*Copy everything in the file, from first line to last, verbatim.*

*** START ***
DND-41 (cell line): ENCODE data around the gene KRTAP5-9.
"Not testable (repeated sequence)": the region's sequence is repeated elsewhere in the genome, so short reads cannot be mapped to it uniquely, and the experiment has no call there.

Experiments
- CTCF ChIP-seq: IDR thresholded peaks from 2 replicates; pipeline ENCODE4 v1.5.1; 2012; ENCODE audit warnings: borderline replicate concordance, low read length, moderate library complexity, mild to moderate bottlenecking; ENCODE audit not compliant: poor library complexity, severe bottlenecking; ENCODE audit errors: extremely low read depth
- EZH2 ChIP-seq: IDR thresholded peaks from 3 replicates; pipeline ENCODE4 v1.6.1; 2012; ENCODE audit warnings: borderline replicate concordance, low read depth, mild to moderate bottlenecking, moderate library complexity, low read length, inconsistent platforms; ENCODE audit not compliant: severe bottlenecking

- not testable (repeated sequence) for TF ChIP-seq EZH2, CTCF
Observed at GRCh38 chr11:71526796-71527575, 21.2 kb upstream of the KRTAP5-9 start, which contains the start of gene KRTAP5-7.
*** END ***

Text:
DND-41 (cell line): ENCODE data around the gene KRTAP5-9.
"Not testable (repeated sequence)": the region's sequence is repeated elsewhere in the genome, so short reads cannot be mapped to it uniquely, and the experiment has no call there.

Experiments
- CTCF ChIP-seq: IDR thresholded peaks from 2 replicates; pipeline ENCODE4 v1.5.1; 2012; ENCODE audit warnings: borderline replicate concordance, low read length, moderate library complexity, mild to moderate bottlenecking; ENCODE audit not compliant: poor library complexity, severe bottlenecking; ENCODE audit errors: extremely low read depth
- EZH2 ChIP-seq: IDR thresholded peaks from 3 replicates; pipeline ENCODE4 v1.6.1; 2012; ENCODE audit warnings: borderline replicate concordance, low read depth, mild to moderate bottlenecking, moderate library complexity, low read length, inconsistent platforms; ENCODE audit not compliant: severe bottlenecking

- not testable (repeated sequence) for TF ChIP-seq EZH2, CTCF
Observed at GRCh38 chr11:71526796-71527575, 21.2 kb upstream of the KRTAP5-9 start, which contains the start of gene KRTAP5-7.